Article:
RW:  So vehicles, on a conscious or unconscious level, point in the direction of freedom.

RB:  And escape. [laughs] You get the hell out of here, in more ways than one! Yes.

RW:  Escape. Maybe that’s even more powerful. How do both of those things resonate for you?

RB:  When I was young I could not wait to get a motorized vehicle. When I was living in Los Angeles, and was too young, I’d look in the back of Popular Mechanics. They’d have these little scooters with these little four-stroke Briggs and Stratton engines. At thirteen and a half, I talked my mom into letting me buy one and just have it in the garage, but when she wasn’t looking, I was riding it. And there’s a certain kind of elixir in the feeling of riding and the slight risk, or the speed factor.

RW:  Experiences on the Honda?

RB:  Or with a car. If I step on the gas and run that car up to 95 for a few seconds, my hands get a little sweaty. It’s a little bit of a thrill. Part of that is not wanting to get caught by a cop, and if you don’t, it’s kind of a rush. In a sense, I guess, that’s an escape from a more static condition that we normally experience.

RW:  I wanted to go back to how sometimes a car or bicycle might have just the right design. You said you would savor that. Could you say anything more about that savoring?

RB:  It’s not unlike looking at anything that is pleasurable to look at, including art, fine art. I would look at it like many other things, a good pot, a sculpture, possibly a painting.

RW:  You’d get a feeling there?

RB:  Yes. Although, I guess it’s different knowing that there are maybe a hundred thousand of that same vehicle out there. When I see one—whether it’s a car, a motorcycle or even a bicycle—that’s aesthetically balanced and well designed, it makes for a total appreciation. It’s just like, yeahhhh… I love that! I guess I don’t want to try to contrive a greater philosophical slash emotional explanation of what I’m getting from it than that.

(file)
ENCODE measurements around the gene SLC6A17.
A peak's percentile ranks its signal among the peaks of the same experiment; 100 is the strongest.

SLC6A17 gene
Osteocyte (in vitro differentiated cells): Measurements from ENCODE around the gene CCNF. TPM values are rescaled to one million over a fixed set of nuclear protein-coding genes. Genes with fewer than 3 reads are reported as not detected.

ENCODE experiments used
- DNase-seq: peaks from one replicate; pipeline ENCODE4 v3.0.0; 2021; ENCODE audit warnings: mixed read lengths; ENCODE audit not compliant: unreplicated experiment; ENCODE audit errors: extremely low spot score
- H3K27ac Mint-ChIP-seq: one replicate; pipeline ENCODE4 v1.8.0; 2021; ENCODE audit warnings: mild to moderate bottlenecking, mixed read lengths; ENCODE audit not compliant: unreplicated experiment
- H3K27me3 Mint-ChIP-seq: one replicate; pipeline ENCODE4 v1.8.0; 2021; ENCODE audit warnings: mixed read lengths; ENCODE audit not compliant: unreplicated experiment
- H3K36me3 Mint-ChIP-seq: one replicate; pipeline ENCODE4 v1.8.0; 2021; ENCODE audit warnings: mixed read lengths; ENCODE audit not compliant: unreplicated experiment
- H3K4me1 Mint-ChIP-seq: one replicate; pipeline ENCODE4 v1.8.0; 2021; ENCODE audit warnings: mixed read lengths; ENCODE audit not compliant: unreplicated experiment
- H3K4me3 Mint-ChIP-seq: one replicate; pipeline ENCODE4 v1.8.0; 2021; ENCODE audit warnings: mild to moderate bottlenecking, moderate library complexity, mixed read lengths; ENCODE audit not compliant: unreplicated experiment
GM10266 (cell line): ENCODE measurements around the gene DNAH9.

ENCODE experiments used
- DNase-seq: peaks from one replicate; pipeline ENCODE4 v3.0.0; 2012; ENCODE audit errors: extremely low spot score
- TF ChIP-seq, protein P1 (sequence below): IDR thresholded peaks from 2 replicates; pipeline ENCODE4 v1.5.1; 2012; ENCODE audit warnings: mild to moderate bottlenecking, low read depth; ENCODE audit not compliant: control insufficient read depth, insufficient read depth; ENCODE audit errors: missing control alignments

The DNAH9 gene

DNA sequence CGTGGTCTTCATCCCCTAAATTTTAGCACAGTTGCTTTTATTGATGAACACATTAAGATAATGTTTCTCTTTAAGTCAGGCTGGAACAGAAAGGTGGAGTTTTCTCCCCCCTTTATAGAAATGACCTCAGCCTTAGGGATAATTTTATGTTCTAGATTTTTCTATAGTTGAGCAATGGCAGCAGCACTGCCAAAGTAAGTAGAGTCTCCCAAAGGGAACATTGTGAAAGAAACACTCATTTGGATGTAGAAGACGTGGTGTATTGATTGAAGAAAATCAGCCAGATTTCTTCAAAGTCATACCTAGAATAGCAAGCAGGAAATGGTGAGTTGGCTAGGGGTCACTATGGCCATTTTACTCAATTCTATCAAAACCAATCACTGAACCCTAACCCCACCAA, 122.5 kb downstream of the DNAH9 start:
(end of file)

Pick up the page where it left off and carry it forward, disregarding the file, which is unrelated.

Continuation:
RW:  Well, I mean, artists say—and with justification—“If I could put this in words, I wouldn’t have to make the art.”

RB:  Well, it’s a little bit why one artwork can completely stop us in our tracks. I mean, I saw a pot one time in the Philadelphia Museum. I was going to give a talk there that night, and I had the day free. I started at the bottom and just worked my way up through every floor. I saw a lot of good things—Brancusis, Martin Puryears, there was a whole room of Shaker stuff. Beautiful! I love the reductive, depersonalized quality in that work; there is no extraneous design, or anything like that.
     So I had looked at all that, and I got to the top floor and finally walked toward the elevator to leave. I walked past this little vitrine right by the elevator. In it was a little pot about this big [gestures]. I stopped and looked at it, and this pot just gave me this flutter in my chest. I’m looking this thing and thinking, How can it be that this little object here can compete and rise above everything else I’ve seen in this museum? It was about seven hundred years old.
     I love Japanese pottery, but this pot didn’t remind me of anything, quite. So I kept looking at it. Then I began wondering, how did these people back then know how to make a form that had so much power? That caused me to start thinking about how did form come about, period? How did the Greeks arrive at the amphora shape? In the end I could only guess a little bit, but I still couldn’t really explain what it was about this pot that made it so incredible.

RW:  That is a very interesting moment you’re describing.
RB:  I’ve had a few of those, very few.

RW:  Tell me about the other ones.

RB:  The funny thing is that they all relate to clay and, more often than not, to a vessel form. There was a show at the Oakland Museum about twenty-five years ago, the Johnson’s Wax collection. It had one piece from everybody in ceramics who was supposedly anybody in the country.
     I go through the whole show. There were some funny ceramics here and some interesting ones there. There was a big Arneson wall that was really ambitious. I also get to the very end of that little trek, and I’m getting ready to go up the stairway when I notice two little covered jars, the same size basically, sitting next to each other, both similar but subtly different. Both were made by Byron Temple, a very well-known functional potter who died about five years ago. He was an old friend of Sandy’s (Brady’s wife, potter Sandy Simon).
     Those two pots just spoke to me in a way that was so powerful. They blew everything else away! And I’m going, “I don’t get it.” How can this pot, which is meant to hold some sugar, or something, compete with that wall over there of Arneson’s? That says something about me, and my love of pottery and the archetypal qualities of function, and that beauty a lot of people don’t regard as highly.
     Then another experience was when the Abstract Expressionist Ceramics show was at the San Francisco Museum of Modern Art in about 1965 or 66. I went through that whole show and it was a Peter Voulkos piece that just had a profound hit on me. The power and authority of his ceramics is really extraordinary. So those were unforgettable, they almost border on the religious experience or some very powerful things that have happened to me in nature, unexpectedly.